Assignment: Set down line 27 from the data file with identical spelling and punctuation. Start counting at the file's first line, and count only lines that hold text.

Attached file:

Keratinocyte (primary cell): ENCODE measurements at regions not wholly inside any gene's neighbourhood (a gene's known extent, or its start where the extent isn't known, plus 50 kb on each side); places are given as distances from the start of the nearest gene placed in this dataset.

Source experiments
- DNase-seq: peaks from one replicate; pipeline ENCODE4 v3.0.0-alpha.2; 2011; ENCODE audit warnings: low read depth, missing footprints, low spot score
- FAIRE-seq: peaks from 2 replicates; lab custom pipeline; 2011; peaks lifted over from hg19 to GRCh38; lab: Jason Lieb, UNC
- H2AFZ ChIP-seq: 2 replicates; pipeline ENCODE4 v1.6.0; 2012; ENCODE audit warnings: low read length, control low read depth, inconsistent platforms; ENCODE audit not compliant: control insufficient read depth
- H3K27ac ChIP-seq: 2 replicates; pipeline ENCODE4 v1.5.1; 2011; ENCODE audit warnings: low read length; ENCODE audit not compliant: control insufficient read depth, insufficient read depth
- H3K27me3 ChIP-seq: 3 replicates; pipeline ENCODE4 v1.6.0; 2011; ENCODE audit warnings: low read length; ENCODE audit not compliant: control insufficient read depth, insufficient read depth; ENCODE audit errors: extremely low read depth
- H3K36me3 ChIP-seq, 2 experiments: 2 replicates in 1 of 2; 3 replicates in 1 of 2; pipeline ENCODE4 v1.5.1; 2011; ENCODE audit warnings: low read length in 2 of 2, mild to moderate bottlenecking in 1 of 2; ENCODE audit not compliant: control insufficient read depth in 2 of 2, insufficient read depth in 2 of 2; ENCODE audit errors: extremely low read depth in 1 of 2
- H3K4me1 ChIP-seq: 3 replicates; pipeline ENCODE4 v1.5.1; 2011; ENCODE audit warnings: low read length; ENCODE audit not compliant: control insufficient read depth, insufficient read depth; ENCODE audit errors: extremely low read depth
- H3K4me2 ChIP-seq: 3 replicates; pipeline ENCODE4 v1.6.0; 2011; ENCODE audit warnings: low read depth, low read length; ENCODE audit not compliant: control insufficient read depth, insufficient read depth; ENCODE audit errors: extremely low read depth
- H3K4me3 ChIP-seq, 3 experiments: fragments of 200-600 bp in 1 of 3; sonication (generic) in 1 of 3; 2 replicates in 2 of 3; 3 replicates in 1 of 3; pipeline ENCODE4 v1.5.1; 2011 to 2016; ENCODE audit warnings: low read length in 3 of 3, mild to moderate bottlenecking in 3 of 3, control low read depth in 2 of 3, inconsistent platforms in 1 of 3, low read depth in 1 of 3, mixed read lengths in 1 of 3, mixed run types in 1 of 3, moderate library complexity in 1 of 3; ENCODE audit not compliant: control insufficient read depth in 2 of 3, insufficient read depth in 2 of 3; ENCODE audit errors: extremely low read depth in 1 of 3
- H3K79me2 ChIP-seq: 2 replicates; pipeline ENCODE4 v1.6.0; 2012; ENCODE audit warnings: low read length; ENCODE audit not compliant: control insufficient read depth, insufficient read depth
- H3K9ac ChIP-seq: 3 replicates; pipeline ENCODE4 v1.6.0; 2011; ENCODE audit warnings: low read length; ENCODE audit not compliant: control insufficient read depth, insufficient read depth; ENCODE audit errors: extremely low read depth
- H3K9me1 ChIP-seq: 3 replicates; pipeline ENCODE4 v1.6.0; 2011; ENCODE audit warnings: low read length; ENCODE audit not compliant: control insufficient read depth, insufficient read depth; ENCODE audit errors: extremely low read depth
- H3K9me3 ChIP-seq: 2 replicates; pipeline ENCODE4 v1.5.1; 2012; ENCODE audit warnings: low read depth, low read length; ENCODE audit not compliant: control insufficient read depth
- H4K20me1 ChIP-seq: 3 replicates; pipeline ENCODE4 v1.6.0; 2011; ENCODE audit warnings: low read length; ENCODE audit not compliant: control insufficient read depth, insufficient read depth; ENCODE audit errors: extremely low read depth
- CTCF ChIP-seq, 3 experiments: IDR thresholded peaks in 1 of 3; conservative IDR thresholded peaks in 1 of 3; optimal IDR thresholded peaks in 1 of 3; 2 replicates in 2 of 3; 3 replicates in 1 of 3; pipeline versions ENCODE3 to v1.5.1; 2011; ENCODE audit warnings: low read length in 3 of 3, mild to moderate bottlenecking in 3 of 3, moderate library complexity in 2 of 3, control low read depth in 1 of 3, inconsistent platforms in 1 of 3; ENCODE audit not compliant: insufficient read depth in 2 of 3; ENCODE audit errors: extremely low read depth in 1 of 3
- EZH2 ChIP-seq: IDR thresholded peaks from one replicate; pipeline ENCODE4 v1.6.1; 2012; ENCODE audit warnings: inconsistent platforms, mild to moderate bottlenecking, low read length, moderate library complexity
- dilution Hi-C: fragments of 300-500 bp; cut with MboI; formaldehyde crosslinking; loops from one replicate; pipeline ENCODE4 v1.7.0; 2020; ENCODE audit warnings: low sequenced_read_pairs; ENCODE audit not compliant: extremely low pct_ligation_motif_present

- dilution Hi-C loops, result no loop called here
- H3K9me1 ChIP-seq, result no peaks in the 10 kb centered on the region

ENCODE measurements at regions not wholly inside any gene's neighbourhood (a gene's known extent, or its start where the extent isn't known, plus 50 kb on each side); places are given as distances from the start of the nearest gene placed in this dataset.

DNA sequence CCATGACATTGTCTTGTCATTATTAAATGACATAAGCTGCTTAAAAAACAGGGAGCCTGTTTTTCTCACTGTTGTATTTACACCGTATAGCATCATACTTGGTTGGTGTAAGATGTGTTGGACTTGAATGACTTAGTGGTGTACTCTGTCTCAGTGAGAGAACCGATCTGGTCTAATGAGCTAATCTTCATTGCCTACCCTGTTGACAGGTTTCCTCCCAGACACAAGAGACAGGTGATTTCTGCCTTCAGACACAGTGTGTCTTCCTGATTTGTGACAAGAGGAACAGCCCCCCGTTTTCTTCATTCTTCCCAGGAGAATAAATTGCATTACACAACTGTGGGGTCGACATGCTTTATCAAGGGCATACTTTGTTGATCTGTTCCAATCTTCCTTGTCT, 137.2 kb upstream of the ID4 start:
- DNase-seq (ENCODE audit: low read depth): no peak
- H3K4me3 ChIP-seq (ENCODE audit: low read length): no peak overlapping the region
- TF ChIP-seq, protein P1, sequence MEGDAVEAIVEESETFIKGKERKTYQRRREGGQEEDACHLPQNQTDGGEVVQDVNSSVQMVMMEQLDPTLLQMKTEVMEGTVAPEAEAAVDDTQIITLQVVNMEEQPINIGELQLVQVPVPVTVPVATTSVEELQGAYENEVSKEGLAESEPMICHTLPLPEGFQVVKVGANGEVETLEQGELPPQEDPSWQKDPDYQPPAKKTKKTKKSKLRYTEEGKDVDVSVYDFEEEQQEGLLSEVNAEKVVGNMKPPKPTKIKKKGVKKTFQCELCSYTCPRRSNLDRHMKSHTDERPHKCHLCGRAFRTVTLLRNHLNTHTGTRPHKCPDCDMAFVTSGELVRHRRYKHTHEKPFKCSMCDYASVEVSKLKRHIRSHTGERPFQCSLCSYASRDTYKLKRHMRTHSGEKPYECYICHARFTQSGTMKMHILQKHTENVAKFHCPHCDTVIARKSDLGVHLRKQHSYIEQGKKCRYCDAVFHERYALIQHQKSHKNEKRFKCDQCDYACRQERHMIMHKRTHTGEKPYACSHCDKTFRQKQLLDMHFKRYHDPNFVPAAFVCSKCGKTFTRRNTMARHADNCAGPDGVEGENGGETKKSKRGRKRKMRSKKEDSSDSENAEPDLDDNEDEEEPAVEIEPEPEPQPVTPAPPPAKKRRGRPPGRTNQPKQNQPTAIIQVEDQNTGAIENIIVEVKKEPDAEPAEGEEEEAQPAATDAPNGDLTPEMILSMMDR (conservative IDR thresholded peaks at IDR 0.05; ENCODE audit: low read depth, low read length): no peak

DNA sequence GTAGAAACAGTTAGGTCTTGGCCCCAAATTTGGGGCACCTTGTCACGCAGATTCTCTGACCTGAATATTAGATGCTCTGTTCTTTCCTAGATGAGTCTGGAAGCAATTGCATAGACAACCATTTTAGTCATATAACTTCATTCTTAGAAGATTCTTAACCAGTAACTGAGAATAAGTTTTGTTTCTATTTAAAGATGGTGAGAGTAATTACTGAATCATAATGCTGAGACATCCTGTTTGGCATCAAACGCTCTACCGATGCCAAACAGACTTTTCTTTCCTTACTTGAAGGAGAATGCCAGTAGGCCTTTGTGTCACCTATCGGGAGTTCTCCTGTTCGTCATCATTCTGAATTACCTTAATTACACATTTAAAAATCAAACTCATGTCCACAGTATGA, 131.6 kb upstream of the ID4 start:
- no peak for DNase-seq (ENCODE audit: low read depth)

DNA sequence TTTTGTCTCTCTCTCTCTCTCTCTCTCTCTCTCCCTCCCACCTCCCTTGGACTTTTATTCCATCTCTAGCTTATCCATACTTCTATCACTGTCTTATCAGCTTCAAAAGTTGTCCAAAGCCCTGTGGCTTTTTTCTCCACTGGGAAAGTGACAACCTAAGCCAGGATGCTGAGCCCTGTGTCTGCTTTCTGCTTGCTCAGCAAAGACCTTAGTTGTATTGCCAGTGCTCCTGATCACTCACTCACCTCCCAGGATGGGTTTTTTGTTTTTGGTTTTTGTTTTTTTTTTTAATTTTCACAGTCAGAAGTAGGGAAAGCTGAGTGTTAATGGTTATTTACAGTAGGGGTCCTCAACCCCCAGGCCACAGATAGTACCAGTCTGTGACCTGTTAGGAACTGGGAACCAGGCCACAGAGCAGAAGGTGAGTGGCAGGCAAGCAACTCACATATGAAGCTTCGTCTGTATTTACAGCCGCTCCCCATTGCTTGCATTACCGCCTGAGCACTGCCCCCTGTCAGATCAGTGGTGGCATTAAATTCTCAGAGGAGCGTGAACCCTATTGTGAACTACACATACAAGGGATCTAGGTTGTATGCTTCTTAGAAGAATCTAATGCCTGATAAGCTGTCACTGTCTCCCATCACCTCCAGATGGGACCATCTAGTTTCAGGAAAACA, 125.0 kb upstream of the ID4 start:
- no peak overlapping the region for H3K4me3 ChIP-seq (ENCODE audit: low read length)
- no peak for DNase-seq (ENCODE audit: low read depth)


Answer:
DNA sequence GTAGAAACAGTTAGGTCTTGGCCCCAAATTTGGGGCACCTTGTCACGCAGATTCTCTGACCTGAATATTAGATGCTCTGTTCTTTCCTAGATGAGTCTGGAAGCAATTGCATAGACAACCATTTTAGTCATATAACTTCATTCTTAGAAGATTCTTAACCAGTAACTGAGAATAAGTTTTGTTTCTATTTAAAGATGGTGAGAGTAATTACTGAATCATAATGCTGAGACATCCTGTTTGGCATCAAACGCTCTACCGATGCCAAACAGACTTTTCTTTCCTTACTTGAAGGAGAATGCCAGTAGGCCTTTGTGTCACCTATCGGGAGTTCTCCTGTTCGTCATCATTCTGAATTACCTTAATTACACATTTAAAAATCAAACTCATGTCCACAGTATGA, 131.6 kb upstream of the ID4 start: